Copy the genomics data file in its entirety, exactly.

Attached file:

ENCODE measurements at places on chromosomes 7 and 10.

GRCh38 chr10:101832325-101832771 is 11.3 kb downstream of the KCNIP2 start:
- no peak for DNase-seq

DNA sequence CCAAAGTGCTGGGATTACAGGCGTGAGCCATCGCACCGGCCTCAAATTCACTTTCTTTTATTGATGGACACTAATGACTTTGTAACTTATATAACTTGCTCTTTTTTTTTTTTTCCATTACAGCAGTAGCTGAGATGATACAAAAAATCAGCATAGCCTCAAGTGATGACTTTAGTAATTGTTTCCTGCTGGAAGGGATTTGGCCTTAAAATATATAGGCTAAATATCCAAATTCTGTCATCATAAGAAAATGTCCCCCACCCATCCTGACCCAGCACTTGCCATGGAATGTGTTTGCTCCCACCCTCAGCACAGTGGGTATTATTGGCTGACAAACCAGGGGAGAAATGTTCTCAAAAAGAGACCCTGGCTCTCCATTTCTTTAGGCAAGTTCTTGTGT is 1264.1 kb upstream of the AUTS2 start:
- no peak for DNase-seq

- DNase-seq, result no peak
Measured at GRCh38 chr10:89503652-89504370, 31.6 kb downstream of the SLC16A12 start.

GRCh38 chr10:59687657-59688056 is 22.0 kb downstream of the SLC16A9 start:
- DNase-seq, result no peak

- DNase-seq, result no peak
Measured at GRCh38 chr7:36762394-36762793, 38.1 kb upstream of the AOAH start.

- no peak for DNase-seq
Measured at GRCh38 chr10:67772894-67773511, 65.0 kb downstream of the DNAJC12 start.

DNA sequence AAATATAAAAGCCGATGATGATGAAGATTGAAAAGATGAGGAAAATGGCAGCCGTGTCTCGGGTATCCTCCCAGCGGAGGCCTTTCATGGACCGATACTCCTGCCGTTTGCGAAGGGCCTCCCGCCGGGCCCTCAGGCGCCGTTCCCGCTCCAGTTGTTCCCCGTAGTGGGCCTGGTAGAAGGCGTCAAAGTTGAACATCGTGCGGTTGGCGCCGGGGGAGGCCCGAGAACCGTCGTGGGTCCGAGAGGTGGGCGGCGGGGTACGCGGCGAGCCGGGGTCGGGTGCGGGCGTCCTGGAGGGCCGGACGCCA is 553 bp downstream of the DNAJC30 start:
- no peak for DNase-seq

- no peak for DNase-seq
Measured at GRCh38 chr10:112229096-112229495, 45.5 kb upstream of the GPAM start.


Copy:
ENCODE measurements at places on chromosomes 7 and 10.

GRCh38 chr10:101832325-101832771 is 11.3 kb downstream of the KCNIP2 start:
- no peak for DNase-seq

DNA sequence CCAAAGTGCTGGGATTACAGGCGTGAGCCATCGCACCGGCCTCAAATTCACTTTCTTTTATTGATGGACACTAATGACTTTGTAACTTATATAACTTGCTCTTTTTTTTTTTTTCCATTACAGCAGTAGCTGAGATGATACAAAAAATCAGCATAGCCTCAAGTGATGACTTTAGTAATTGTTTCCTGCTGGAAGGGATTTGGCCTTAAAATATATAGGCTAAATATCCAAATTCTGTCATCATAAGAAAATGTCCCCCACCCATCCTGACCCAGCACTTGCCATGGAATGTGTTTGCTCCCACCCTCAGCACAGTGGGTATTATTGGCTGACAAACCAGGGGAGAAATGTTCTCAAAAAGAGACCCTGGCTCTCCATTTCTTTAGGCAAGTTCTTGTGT is 1264.1 kb upstream of the AUTS2 start:
- no peak for DNase-seq

- DNase-seq, result no peak
Measured at GRCh38 chr10:89503652-89504370, 31.6 kb downstream of the SLC16A12 start.

GRCh38 chr10:59687657-59688056 is 22.0 kb downstream of the SLC16A9 start:
- DNase-seq, result no peak

- DNase-seq, result no peak
Measured at GRCh38 chr7:36762394-36762793, 38.1 kb upstream of the AOAH start.

- no peak for DNase-seq
Measured at GRCh38 chr10:67772894-67773511, 65.0 kb downstream of the DNAJC12 start.

DNA sequence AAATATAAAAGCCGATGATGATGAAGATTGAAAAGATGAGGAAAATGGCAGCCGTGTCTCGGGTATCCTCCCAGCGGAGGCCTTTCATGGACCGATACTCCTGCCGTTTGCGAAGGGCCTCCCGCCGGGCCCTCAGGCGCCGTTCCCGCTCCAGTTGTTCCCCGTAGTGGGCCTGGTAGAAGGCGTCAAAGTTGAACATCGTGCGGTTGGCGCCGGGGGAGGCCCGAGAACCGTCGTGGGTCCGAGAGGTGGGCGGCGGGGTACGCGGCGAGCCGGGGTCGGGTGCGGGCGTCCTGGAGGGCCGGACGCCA is 553 bp downstream of the DNAJC30 start:
- no peak for DNase-seq

- no peak for DNase-seq
Measured at GRCh38 chr10:112229096-112229495, 45.5 kb upstream of the GPAM start.